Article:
Tag Archives: tcor

How to Measure the Value of ERM

When the question of whether ERM is a success or failure comes up, it raises a further question: Why aren’t companies doing a better job of measuring the value it generates?

The reasons that the value of ERM is not quantified by companies include:

  • It is extremely hard to know when a loss did not happen because of ERM.
  • It is just as hard to quantify the cost of loss that did not happen.
  • It is difficult to quantify the “soft” benefits of enhanced reputation because ERM is practiced or because of improved strategic alignment in the organization; ERM requires an understanding of the company’s strategic goals and objectives to identify the risks that might derail their achievement.
  • It is often hard to justify the time and expense of measuring something that is not easy to measure.

Having acknowledged some of these obstacles, the only way that companies will know if their ERM efforts are successful is to create some measurement scheme that makes sense for their particular situation. Without measurement, how would a company know not only if it wants to continue an ERM implementation but also how much to invest in it.

Let us look at a few possible approaches to measuring the value of ERM:

Before-and-After Approach

Once an ERM process has gained some level of maturity in an organization, this approach would take the form of looking at fairly common and reliable metrics on a before-ERM and after-ERM basis. (There are ERM maturity models, developed by experts, that can be used to evaluate how far along the path to full or optimal implementation a company has progressed.) In fact, each of the approaches described would only be reasonable if the ERM process had been in place and well-executed for some period.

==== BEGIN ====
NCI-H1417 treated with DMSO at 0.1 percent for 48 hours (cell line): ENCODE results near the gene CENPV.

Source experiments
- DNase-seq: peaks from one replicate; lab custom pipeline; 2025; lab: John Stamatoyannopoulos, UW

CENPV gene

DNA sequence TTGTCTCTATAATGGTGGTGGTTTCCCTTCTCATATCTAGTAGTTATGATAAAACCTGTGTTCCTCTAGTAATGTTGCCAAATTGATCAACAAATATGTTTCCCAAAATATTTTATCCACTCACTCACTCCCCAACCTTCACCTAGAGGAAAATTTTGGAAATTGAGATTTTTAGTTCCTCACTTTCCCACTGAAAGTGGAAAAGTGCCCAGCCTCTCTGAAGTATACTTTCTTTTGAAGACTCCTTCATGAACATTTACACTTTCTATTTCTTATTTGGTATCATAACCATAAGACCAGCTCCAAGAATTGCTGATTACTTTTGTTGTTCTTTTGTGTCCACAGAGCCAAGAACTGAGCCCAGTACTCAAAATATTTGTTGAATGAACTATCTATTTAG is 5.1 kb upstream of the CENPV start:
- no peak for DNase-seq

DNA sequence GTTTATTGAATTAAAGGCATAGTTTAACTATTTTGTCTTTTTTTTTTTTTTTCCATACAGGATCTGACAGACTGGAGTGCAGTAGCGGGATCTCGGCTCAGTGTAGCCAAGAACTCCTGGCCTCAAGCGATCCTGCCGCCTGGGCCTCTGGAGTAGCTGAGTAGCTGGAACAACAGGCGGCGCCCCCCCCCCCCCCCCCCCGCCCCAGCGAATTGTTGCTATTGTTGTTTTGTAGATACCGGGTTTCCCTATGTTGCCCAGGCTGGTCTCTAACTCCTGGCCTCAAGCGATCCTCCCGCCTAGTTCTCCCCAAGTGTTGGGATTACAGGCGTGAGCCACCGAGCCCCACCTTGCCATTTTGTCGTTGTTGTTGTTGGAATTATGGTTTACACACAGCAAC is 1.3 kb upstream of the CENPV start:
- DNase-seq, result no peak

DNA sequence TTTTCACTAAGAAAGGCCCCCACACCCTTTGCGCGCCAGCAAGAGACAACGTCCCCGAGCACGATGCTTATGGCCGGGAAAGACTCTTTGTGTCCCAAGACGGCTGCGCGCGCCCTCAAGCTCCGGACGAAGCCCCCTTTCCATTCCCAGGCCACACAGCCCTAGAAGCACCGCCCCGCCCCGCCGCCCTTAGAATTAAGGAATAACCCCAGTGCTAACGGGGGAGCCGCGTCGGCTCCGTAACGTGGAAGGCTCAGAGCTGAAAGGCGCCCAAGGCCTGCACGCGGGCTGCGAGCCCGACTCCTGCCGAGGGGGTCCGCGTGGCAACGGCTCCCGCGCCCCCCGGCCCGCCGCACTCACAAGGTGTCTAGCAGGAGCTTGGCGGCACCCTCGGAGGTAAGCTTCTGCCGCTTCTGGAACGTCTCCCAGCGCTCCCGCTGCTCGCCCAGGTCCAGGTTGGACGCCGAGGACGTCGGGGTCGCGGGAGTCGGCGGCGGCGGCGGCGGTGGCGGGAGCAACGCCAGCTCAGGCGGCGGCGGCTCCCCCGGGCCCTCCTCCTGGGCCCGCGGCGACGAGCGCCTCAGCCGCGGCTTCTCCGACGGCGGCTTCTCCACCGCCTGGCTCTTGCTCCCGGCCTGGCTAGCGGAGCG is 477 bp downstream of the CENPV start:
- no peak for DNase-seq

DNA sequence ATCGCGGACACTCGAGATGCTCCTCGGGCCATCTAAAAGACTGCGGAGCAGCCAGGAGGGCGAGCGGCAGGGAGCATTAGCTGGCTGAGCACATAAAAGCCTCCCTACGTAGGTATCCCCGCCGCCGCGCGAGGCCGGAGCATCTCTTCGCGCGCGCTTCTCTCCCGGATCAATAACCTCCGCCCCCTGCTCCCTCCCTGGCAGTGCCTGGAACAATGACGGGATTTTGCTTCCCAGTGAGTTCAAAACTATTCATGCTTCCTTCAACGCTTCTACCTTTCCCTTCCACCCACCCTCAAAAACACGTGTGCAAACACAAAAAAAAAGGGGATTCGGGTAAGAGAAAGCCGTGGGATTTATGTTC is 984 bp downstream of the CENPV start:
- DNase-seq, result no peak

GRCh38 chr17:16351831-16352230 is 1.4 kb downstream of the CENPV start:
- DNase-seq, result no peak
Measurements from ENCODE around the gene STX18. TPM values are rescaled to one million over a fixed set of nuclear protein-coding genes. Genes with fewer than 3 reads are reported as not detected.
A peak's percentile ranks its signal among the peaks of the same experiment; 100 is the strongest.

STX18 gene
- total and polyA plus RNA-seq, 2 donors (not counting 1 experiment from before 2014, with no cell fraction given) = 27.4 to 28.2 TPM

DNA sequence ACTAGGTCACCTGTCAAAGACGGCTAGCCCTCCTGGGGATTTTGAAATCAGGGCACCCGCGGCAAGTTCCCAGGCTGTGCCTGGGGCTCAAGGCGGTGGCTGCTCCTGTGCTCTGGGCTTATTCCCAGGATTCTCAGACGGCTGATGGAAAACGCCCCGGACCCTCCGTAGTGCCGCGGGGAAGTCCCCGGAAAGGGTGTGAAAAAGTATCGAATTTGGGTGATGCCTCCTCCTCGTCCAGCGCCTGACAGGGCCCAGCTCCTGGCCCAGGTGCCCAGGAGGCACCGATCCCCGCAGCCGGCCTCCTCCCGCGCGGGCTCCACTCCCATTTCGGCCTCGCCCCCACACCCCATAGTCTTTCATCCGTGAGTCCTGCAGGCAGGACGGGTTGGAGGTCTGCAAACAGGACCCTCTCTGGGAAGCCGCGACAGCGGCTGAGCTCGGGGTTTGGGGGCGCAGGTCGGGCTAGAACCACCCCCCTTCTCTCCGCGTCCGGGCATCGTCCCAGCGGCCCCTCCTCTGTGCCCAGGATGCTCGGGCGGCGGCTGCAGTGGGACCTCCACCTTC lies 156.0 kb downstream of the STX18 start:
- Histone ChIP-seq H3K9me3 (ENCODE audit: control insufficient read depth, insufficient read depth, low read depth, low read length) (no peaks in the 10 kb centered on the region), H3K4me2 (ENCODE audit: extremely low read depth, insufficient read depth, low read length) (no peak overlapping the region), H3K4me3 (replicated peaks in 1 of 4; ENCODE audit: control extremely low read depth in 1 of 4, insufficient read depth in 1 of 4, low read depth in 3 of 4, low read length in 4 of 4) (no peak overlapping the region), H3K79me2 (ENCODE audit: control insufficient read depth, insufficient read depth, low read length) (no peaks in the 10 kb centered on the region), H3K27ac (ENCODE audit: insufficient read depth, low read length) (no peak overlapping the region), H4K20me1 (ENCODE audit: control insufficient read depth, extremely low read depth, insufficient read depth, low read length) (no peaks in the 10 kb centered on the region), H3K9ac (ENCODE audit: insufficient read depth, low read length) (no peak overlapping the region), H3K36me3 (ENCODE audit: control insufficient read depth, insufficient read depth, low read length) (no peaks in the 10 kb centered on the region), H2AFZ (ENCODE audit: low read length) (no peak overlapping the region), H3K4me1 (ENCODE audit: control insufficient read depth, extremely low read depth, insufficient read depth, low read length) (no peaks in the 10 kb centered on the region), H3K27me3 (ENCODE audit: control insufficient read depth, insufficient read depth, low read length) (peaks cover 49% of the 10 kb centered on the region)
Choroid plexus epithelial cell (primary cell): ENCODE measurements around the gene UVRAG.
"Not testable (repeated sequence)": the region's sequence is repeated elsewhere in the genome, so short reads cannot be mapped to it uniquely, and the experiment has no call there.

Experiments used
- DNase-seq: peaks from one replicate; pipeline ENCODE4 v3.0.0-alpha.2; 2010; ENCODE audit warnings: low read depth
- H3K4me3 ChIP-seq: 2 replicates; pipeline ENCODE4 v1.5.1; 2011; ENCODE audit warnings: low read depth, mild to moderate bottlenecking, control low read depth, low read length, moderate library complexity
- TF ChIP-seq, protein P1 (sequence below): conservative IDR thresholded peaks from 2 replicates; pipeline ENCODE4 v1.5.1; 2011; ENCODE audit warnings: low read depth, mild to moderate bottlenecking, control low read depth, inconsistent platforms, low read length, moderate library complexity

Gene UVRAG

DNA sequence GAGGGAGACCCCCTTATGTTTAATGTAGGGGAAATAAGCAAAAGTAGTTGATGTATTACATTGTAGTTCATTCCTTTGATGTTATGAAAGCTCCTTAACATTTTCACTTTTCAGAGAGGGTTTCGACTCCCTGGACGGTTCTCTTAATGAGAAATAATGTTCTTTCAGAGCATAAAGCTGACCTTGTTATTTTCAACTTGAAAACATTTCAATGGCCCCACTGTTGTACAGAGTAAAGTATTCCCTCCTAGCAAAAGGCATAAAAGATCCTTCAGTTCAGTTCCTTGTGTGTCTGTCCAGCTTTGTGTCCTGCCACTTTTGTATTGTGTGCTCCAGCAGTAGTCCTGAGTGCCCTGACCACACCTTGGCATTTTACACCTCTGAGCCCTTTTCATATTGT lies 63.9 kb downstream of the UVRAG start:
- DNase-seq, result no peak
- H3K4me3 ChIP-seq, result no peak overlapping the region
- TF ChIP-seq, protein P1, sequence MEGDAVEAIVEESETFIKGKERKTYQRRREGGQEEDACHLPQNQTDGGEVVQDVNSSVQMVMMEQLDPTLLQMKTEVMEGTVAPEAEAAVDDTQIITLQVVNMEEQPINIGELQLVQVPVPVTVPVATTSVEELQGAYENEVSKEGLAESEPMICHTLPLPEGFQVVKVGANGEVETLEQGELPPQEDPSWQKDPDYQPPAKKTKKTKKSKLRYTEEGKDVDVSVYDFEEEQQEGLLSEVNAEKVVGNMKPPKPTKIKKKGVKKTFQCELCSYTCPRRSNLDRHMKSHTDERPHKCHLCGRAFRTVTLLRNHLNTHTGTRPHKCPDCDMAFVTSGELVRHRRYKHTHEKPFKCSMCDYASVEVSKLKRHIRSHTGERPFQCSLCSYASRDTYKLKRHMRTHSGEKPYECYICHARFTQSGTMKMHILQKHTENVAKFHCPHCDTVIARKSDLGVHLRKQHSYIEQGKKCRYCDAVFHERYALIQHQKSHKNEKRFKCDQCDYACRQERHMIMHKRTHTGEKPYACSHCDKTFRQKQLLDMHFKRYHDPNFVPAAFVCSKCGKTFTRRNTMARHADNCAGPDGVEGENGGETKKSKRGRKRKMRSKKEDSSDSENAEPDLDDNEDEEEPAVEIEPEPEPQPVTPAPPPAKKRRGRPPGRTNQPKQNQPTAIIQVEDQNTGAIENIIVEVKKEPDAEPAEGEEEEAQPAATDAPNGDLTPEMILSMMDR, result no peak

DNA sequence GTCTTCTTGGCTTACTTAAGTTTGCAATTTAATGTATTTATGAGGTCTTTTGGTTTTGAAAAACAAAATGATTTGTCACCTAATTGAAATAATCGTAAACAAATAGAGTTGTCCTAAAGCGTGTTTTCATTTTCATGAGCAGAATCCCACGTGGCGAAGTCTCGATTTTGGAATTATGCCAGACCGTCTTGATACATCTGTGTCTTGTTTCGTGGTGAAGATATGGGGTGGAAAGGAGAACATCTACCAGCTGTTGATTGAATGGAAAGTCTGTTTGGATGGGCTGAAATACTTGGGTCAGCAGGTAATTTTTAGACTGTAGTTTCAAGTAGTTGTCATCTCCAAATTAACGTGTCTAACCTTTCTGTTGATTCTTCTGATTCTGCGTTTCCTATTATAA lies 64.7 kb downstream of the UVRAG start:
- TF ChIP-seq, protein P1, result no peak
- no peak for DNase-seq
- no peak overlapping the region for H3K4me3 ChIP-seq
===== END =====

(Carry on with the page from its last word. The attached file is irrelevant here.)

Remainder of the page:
Naturally, there will multiple variables, not just the practice of ERM, that play into these metrics, but that is true for most metrics, and explanations can and should accompany the numbers to explain such variables.

Such metrics would include: 1) number of insurance claims, 2) number of worker injuries, 3) number of lawsuits related to a risk/loss events, 4) number of days or hours production is lost because of a risk/loss event, 5) cost of insurance and 6) total cost of risk (TCOR). Thus, when reviewed before and after ERM, the metrics can be charted to show absolute changes in value as well as trend lines. It might even be possible to notice on a relative basis that there are fewer risk-related surprises brought to management’s attention because ERM effectively identified risks while there was still time to deal with them.

Each company will be able to come up with its own unique metrics based on what it is currently capturing, what it could capture and what is important to its business operations.

The value of ERM would be evident or could be computed from the before-and-after metrics.

“What If” Approach

In the “what if” approach, one or more of the most significant risks in the risk register, which did not materialize when expected because of mitigation by the company, would be selected. Perhaps this was a regulatory change that would have harmed a product line, but the company took lobbying efforts or did product redesign because the risk was appropriately identified, prioritized and mitigated.

The amount of the loss that the risk would have likely have produced would be computed. Even if it were an insured loss, the estimate would take into account such things as the potential increase in insurance rates, management time and all other attendant expenses not covered.

Since the risk did not produce a loss, the amount of the “what if” loss is the value of ERM.

Alternatively, a significant loss event that affected key competitors but did not affect the company using ERM could be used to assess value. Perhaps it was a natural catastrophe that the company was better protected for or a demographic shift that the company anticipated and reacted to because of ERM.

To get at ERM’s value, the company would have to approximate what the risk, if ignored, would have cost.

Lacking Any Other Explanation Approach

In “The Valuation Implications of Enterprise Risk Management Maturity,” a wholly independent and peer-reviewed research project conducted by Mark Farrell of Queen’s University Management School and Dr. Ronan Gallagher of University of Edinburgh Business School, pub­lished in The Journal of Risk and Insurance, using data from the RIMS Risk Maturity Model, the case is made that, failing any other explanation, the companies with greater maturity have higher valuations because of it. Specifically, the study found that there was “clear and significant statistical correlation between mature enterprise risk management practices and a firm’s value.” Organizations exhibiting mature risk management practices-as assessed with the RIMS Risk Maturity Model-realize a valu­ation premium of 25%.

Discretionary Approach